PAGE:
Behind the scenes with the BMW R nineT designers

Behind the scenes: An exclusive insight into how the BMW R nineT and Scrambler were designed.
In the short time that the BMW R nineT has been around, it’s established itself as a strong contender in the heritage segment. And now the Scrambler’s landed in showrooms—the first nineT derivative, with a reported two more on the way.

The R nineT is actually a bit of a departure for the German über-brand. Their bikes are usually at the forefront of tech—like the continent-devouring tour de force that is the R 1200 GS.

It’s been like that for years: the R 100 RS sported the world’s first air tunnel-tested fairing. And the R 80 G/S launched the large capacity adventure bike.

Early BMW R nineT concept sketch
So why build a heritage bike? And why use an air-cooled boxer motor, when you have a newer, liquid-cooled model on hand? More importantly—how do you measure how good it is, when it’s not based on numbers?

We sat down in Munich with the guys who have the answers: Ola Stenegärd (Head of Vehicle Design and Creative Director of Heritage), Roland Stocker (Heritage Project Leader, below left) and Thrass Papadimitriou (Heritage Business Development Manager, below right).

Roland Stocker (BMW Motorrad Heritage Project Leader) and Thrass Papadimitriou (Heritage Business Development Manager).
We spoke about the development of the R nineT and the Scrambler [review], how the alt-moto scene is getting more people onto bikes, and Ola’s cats.

Bike EXIF: BMW are known for building bikes that are very measurable. How did you transition from that mindset, to building bikes that are emotional—like the R nineT?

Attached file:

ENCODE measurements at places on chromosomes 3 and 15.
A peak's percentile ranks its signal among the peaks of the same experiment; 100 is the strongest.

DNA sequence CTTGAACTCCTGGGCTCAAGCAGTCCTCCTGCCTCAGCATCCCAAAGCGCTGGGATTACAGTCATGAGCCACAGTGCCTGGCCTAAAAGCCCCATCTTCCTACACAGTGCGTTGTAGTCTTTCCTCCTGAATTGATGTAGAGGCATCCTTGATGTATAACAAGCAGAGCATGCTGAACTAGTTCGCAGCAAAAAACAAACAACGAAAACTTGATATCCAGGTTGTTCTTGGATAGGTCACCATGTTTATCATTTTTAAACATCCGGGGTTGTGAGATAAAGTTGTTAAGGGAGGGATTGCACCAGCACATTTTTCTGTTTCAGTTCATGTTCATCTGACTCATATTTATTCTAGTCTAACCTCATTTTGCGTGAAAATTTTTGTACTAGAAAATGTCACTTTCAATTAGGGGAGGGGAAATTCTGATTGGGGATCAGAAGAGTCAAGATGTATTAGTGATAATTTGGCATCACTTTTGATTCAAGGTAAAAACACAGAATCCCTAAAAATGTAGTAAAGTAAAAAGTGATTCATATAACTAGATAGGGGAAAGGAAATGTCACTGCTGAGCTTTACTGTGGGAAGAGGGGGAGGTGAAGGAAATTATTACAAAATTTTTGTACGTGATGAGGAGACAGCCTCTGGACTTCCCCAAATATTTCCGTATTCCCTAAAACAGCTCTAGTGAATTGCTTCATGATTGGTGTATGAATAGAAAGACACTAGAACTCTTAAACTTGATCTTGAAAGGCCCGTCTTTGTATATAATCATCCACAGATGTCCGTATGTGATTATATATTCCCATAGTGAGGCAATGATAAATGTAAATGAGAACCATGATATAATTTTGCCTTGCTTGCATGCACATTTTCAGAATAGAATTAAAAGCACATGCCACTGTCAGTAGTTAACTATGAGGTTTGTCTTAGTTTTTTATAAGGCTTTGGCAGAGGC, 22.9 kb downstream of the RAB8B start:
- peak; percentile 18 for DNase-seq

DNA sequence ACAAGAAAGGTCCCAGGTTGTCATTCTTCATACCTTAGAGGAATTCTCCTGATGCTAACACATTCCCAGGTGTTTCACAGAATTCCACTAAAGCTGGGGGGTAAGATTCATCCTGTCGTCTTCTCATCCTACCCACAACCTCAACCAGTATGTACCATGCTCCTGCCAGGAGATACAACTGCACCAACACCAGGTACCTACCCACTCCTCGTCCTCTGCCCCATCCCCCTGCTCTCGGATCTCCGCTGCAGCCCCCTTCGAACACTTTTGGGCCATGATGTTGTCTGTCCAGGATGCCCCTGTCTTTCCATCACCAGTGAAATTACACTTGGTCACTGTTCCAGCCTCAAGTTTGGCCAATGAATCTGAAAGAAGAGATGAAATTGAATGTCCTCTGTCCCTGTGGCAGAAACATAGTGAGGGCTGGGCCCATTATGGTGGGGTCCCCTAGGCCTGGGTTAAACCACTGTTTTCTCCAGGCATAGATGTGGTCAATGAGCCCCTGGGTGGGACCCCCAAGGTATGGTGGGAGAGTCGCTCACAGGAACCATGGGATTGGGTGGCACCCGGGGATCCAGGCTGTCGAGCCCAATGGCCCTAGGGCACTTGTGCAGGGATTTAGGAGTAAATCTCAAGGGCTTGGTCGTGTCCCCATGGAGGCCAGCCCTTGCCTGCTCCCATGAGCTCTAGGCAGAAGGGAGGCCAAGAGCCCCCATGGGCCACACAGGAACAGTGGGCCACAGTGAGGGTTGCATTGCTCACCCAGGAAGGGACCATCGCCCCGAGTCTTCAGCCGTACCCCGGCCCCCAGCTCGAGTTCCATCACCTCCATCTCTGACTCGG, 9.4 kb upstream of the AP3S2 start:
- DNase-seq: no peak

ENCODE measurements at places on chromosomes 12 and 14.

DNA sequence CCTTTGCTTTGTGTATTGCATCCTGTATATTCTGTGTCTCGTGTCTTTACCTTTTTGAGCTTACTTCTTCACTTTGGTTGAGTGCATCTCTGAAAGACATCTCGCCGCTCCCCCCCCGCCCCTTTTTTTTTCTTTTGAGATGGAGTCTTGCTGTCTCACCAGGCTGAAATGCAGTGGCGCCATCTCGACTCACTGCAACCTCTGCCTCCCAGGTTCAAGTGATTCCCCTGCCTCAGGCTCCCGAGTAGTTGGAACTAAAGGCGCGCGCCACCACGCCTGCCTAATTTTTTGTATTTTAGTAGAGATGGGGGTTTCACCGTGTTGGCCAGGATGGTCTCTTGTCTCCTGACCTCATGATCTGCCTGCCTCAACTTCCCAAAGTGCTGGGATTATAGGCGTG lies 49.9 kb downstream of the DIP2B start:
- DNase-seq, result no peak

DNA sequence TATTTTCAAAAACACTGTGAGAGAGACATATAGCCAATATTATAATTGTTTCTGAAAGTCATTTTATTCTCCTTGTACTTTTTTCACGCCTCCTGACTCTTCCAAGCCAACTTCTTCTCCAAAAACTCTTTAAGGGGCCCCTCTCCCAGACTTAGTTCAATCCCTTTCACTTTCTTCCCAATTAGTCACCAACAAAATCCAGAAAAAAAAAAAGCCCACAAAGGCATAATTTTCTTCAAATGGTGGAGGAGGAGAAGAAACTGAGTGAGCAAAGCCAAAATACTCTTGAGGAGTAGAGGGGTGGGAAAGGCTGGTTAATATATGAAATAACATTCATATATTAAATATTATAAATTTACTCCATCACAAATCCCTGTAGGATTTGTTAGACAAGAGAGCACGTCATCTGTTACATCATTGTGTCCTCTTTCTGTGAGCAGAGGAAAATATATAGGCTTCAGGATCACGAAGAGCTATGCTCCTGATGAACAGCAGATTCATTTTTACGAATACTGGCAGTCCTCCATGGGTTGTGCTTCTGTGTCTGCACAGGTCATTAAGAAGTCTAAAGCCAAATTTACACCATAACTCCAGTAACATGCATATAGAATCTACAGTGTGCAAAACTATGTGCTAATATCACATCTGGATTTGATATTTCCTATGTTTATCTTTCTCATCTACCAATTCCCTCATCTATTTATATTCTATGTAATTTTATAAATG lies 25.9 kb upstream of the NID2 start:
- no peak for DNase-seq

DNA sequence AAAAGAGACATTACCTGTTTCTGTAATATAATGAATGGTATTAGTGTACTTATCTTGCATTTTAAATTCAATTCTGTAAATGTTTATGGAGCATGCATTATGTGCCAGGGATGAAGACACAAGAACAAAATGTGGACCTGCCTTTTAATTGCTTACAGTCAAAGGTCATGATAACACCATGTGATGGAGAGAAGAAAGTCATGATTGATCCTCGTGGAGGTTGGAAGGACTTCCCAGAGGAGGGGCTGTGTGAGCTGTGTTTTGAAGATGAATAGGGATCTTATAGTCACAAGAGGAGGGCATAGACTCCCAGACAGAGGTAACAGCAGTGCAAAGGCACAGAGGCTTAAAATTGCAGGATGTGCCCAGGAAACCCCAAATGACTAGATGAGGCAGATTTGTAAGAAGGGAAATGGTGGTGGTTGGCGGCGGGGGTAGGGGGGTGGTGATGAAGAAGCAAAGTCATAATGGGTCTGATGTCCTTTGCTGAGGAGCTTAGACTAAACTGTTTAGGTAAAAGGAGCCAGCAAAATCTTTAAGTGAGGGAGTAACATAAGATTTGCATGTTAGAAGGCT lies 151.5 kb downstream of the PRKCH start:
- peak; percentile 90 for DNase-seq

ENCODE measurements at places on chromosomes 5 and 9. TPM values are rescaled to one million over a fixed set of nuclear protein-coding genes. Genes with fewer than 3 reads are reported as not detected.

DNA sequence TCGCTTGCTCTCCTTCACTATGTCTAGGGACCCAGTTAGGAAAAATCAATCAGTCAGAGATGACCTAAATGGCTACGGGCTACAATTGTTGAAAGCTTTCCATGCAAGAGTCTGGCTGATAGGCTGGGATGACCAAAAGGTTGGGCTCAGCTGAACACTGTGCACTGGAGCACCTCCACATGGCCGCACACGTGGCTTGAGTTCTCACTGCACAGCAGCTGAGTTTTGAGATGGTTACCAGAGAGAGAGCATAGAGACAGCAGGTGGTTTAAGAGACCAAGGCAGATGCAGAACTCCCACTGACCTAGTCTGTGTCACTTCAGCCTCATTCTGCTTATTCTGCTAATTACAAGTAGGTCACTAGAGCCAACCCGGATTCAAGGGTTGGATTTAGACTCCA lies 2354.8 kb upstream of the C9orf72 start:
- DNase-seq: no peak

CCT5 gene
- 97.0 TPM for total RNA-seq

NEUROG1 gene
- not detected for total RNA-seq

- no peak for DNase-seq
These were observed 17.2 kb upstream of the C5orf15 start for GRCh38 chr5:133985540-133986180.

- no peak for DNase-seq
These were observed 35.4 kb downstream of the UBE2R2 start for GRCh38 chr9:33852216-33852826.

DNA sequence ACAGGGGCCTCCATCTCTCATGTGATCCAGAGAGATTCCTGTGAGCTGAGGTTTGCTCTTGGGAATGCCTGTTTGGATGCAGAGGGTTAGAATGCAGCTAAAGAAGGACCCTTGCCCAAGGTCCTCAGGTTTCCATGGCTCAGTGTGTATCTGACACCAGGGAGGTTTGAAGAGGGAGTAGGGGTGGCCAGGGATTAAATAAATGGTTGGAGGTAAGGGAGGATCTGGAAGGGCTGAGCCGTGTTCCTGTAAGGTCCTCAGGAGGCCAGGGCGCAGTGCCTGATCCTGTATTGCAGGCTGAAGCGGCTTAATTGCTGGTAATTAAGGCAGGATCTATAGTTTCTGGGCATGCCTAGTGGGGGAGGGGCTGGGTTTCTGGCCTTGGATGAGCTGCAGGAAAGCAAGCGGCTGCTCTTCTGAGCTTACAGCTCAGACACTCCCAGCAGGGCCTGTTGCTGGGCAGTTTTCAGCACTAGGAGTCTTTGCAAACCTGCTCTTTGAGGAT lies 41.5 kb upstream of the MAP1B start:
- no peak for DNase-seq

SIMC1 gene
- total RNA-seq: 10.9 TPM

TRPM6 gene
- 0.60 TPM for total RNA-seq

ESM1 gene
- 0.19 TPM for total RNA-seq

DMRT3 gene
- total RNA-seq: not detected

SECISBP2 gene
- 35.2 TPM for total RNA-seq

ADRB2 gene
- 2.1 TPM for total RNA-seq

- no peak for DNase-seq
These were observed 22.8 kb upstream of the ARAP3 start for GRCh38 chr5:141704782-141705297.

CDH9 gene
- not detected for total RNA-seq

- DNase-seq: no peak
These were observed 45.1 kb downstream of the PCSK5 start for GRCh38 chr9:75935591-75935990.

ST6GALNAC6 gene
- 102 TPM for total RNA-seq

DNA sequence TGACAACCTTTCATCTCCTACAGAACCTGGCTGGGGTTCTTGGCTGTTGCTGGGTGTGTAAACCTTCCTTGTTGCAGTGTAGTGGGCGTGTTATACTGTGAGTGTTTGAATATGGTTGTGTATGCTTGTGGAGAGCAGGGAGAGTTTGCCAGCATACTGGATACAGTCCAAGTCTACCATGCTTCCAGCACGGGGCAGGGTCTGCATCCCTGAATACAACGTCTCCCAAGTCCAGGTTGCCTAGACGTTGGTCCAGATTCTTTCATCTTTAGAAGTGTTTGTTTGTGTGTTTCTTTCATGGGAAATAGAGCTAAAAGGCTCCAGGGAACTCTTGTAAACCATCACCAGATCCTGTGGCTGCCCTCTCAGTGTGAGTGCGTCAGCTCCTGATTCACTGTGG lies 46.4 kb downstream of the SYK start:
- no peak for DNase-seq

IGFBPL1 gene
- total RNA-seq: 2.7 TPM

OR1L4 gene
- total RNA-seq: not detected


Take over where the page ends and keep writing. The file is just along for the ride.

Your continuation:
Roland Stocker: As you say, in Germany everything is very measurable. And we are used to building motorcycles for the kind of people who measure things—who are really looking at tests, counting numbers and looking at comparisons.

But we found there’s much more in the world outside. Especially if you look at these guys who like customizing old Beemers—they don’t look at stopping distance, at acceleration numbers. They have the emotional side.

Early BMW R nineT concept sketch
This made us think different. Because we have to build a bridge for these people to the modern world, and this is what drives us with the R nineT—it helped us to begin looking at the emotional side.

Thrass Papadimitriou: You have both sides of the card: you have guys who still like performance, and who are very focused on numbers. But what you see growing—and this is also where Bike EXIF comes in—there’s a lot of people who look more for character, they look more for aesthetics, they look for other features in the purchase of a motorcycle.

What is new to us, as a company, is how do we make emotional bikes? Why do we still want the old engine? By having the liquid-cooled engine but at the same time keeping the air-cooled boxer, you will address these different types of customers.

Image from the BMW R nineT launch campaign
Ola Stenegärd: Having it air-cooled was super important for us. We’re all from the scene, we all know how important the air-cooled motor is—and the simplicity when you customize it.

But at the very beginning of the nineT it was really hard to get numbers together. We’ve been in the custom scene for a long time, now all of a sudden we saw something was growing, and starting to take shape out there. And we said: “There’s definitely space here for a bike from us.”

But, of course, it’s very hard to put a business case together just based on a couple of opinions from some weirdos in the company. So we really had to get the numbers together. But I also remember Bike EXIF started to explode back then. And we also used that as a point.